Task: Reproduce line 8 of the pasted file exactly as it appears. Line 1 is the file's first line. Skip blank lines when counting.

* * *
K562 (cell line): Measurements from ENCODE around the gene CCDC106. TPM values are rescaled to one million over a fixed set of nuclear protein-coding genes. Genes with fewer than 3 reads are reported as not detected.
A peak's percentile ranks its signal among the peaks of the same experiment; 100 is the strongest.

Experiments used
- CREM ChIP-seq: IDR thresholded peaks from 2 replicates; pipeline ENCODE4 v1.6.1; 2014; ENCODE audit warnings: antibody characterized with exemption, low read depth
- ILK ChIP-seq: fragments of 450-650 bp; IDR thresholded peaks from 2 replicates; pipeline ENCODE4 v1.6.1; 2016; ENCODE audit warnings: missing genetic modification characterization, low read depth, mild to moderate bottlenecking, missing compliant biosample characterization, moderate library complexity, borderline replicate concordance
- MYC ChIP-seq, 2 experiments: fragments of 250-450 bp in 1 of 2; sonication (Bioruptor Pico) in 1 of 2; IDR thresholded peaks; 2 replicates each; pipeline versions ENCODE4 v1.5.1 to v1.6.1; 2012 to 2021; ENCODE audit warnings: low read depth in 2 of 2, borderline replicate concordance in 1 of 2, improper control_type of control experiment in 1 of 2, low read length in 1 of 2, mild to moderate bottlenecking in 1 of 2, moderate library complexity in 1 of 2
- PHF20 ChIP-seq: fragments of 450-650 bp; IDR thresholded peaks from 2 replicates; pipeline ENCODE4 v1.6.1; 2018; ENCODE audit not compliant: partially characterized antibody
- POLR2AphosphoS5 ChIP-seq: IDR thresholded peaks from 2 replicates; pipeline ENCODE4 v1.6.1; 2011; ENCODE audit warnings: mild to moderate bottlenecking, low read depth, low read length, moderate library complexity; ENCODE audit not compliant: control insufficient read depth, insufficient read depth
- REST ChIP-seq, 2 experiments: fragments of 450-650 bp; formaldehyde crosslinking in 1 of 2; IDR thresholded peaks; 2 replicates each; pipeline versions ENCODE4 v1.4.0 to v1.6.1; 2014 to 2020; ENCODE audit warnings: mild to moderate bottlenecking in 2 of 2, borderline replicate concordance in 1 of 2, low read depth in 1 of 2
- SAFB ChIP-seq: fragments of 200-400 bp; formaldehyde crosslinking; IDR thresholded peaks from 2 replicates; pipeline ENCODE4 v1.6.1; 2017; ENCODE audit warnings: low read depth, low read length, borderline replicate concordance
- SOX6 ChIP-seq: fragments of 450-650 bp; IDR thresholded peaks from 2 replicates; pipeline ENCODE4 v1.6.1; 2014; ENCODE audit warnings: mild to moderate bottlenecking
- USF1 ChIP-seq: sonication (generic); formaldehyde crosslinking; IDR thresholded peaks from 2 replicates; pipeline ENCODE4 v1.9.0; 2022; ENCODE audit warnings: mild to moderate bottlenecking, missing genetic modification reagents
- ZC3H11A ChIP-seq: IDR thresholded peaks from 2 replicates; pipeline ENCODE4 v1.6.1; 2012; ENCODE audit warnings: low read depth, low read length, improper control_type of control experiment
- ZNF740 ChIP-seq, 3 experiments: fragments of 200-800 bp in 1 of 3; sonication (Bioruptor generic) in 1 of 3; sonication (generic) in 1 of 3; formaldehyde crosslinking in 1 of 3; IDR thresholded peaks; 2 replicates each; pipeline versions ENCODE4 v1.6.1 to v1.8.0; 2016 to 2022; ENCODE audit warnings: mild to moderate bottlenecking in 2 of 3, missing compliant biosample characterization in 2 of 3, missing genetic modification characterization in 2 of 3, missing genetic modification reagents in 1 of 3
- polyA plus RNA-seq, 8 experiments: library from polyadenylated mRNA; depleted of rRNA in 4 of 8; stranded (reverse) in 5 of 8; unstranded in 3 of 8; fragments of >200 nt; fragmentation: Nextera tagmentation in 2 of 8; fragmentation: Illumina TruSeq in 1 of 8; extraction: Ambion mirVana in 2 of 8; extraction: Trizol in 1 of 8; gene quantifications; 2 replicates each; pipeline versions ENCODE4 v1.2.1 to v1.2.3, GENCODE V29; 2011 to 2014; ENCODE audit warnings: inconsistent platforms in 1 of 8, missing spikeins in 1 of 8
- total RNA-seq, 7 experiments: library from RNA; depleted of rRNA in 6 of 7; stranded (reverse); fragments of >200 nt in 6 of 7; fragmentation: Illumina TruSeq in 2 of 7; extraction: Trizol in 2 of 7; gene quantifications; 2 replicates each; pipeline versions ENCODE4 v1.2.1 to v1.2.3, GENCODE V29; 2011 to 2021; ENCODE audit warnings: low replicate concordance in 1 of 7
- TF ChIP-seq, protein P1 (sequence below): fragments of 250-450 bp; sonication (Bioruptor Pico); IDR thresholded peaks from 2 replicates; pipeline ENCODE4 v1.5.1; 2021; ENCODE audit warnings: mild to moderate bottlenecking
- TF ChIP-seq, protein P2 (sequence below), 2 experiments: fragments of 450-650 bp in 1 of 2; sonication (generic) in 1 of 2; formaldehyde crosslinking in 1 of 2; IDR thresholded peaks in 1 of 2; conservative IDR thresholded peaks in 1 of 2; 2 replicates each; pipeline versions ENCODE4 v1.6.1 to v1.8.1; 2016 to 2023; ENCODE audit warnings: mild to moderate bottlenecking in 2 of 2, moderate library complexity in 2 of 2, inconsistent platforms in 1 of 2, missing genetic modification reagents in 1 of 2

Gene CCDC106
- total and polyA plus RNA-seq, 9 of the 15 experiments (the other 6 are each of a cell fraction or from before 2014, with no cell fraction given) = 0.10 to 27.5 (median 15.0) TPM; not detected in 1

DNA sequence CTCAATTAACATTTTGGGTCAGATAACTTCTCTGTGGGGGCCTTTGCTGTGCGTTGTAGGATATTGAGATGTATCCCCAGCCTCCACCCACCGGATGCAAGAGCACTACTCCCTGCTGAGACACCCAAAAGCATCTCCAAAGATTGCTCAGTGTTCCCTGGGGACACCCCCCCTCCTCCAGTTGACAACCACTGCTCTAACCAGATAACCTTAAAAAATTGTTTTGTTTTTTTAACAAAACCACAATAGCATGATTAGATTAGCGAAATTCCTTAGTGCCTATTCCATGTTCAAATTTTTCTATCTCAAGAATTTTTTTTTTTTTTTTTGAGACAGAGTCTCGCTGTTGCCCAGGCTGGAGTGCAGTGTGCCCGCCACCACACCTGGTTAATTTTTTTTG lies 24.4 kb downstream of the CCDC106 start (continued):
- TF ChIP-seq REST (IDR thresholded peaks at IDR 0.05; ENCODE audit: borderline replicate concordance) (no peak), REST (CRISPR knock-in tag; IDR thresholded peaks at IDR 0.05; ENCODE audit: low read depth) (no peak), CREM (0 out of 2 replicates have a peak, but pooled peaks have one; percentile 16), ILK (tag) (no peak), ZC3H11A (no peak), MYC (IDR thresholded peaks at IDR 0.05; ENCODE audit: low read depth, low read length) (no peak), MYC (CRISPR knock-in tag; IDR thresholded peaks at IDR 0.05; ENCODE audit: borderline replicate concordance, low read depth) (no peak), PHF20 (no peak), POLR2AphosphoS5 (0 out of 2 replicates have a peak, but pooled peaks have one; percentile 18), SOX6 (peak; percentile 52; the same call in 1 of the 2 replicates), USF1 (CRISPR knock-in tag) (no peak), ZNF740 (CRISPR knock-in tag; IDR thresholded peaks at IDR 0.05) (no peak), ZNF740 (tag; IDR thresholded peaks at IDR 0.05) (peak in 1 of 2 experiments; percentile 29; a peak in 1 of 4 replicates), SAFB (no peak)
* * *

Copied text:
- POLR2AphosphoS5 ChIP-seq: IDR thresholded peaks from 2 replicates; pipeline ENCODE4 v1.6.1; 2011; ENCODE audit warnings: mild to moderate bottlenecking, low read depth, low read length, moderate library complexity; ENCODE audit not compliant: control insufficient read depth, insufficient read depth